Tonight Haus Meister and I had our date to see the Hobbit. Honestly I was rather expecting to be disappointed after reviews. It seemed the highlight was going to be Bag End and the dwarf chant, and the rest a waste of my time and money.
What happened? I loved it almost if not as much as the Fellowship, which is the only movie of the trilogy I’ve seen more than four times in the last 11 years. I kept wondering what everyone’s problem was–yes, some of the dwarves were crude at times, yes, some of the effects were a little CGI, but not any more so than what we saw in the previous trilogy. And (squeal) did anyone else notice that the company were left by the eagles on the Carrock??? (Carrock = big rock shaped like a bear in the film. Clue to a pretty neat character we will soon meet. This Tolkien geek was jumping in her seat at all the appendices references, too).
The “pity that stayed Bilbo’s hand” sequence–perfect. Spot on.
What surprised me most was that in all the reviews–even the Catholic one–no one has mentioned Gandalf’s crucial line to Galadriel. Perhaps I was listening more because I was on the watch for my “Trooper quote,” but in light of current events, especially the horrible tragedy in Connecticut, how apt that quote appeared.
Gandalf says roughly this, and forgive me for inaccuracy, as I have only seen the movie once:
“It is not in power that evil will be driven from the world, but in the everyday actions of ordinary folk. In acts of love, of goodness. That is what will drive evil away.”
It is not in stricter gun laws that we can prevent such homicides. What if he had used a knife instead, the perpetrator of the tragedy? It was not the weapon that he used so much as the disposition to the evil that he must have harbored. That is the greater danger. Yes, gun safety should be taught and practiced, but if we want to eradicate evil it must begin and be done by each of us in our homes. In the kinds of things we allow ourselves to practice, to watch, to read, to listen. The kind of things we allow our children to see and do. We must not be afraid to bring goodness to others, to reach out to the loners. We must not be afraid to perform “random acts of kindness.”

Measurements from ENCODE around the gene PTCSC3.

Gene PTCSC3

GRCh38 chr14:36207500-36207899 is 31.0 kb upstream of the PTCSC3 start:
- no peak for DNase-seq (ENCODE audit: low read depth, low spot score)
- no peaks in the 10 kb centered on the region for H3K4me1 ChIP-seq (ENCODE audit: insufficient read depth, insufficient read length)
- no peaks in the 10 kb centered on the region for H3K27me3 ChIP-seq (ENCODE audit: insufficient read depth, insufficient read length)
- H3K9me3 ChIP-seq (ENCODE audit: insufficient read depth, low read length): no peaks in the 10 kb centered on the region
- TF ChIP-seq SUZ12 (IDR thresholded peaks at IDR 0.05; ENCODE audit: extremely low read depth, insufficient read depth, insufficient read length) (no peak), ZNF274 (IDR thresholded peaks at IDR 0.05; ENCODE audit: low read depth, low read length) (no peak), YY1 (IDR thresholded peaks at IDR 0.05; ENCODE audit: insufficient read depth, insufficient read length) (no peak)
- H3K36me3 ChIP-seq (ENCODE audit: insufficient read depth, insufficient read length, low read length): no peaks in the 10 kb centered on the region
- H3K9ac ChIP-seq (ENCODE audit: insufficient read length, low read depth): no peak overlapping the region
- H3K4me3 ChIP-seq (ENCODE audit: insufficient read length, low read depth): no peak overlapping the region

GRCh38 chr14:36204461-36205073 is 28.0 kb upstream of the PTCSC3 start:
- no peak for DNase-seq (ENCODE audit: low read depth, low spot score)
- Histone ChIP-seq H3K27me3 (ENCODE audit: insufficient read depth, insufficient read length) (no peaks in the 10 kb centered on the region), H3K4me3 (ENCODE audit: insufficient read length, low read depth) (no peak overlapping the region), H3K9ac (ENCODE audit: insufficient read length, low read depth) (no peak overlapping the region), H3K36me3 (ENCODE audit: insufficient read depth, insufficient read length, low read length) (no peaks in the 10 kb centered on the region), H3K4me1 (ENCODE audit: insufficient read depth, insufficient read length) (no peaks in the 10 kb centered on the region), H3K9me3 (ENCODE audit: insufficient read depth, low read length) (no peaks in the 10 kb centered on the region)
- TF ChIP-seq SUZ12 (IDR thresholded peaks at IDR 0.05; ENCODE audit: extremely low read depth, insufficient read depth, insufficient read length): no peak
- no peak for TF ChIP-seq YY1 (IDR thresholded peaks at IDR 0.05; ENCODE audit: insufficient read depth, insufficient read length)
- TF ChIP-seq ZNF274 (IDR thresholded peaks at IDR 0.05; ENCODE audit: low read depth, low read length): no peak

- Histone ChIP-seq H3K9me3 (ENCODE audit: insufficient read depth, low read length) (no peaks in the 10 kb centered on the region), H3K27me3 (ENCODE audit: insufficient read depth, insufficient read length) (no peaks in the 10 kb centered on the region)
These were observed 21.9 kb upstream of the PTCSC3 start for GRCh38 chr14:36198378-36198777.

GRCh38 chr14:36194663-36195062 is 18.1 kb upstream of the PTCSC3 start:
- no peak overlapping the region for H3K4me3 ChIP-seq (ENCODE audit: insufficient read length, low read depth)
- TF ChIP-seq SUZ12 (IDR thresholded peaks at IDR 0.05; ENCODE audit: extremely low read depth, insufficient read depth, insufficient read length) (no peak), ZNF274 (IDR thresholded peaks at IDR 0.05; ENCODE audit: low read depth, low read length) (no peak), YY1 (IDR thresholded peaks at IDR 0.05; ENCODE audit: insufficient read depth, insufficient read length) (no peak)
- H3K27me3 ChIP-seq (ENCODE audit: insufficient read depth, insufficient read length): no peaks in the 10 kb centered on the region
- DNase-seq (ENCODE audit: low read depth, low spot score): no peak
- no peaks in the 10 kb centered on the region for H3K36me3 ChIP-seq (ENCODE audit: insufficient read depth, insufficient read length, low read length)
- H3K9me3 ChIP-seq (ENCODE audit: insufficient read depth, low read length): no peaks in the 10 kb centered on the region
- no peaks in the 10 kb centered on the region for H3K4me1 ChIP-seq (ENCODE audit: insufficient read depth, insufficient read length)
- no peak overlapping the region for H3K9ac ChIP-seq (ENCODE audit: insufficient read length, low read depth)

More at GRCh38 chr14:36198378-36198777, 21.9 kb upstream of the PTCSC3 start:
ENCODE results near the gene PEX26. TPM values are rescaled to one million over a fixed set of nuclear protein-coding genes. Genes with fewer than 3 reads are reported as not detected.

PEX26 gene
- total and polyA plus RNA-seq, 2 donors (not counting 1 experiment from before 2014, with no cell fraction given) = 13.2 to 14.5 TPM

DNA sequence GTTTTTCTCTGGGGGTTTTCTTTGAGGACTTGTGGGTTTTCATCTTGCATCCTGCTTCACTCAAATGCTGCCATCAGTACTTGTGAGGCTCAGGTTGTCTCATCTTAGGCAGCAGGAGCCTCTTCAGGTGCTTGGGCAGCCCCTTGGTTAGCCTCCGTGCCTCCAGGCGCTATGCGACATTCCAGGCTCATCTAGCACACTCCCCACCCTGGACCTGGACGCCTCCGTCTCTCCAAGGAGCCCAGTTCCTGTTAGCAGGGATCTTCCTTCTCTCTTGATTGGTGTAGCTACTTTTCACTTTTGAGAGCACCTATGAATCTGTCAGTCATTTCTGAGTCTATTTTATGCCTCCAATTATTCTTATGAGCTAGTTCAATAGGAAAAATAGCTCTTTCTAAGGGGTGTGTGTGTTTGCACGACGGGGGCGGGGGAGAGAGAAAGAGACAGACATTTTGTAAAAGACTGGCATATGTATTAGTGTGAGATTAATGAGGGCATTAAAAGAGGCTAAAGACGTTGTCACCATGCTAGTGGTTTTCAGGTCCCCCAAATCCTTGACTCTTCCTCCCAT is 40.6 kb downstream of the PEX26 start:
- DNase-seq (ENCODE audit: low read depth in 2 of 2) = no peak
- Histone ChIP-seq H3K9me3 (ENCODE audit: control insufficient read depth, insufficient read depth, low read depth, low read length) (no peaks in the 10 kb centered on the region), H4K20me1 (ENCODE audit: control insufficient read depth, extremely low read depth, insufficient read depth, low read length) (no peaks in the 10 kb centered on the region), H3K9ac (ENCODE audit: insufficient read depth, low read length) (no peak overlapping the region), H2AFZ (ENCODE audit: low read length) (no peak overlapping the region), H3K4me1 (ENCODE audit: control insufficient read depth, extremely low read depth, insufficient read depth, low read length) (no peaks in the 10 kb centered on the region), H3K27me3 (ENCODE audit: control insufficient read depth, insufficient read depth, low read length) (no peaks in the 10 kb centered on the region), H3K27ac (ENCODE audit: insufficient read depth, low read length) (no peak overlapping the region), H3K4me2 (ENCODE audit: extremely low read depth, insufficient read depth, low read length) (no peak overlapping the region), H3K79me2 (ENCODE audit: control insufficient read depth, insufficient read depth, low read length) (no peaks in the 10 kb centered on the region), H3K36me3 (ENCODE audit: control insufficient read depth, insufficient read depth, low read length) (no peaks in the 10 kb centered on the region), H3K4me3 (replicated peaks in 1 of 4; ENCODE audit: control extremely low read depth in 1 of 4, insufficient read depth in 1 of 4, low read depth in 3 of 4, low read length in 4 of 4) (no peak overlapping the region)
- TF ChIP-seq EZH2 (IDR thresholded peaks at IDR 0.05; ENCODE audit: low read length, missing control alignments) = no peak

I was saddened to read that some people in the CT town were in effect canceling their Christmas to show support for the mourners. In a way, canceling the superficial, the rabid consumerism is not a bad idea. But don’t cancel Christmas altogether. Instead find hope in the fact that Christmas remembers the pivotal moment of our history.
The moment when the only real Power that can eradicate evil, the One for whom we act however unconsciously when we do good in this world, in the supreme act of love and goodness took on our human nature to redeem us from our sins.
To the crib at Bethlehem we bring our prayers at this time for those suffering still from the tragedy, and from any tragedy little or great. May we find courage in this new Year to do more in our everyday ordinary lives to bring a little more of His goodness into the world.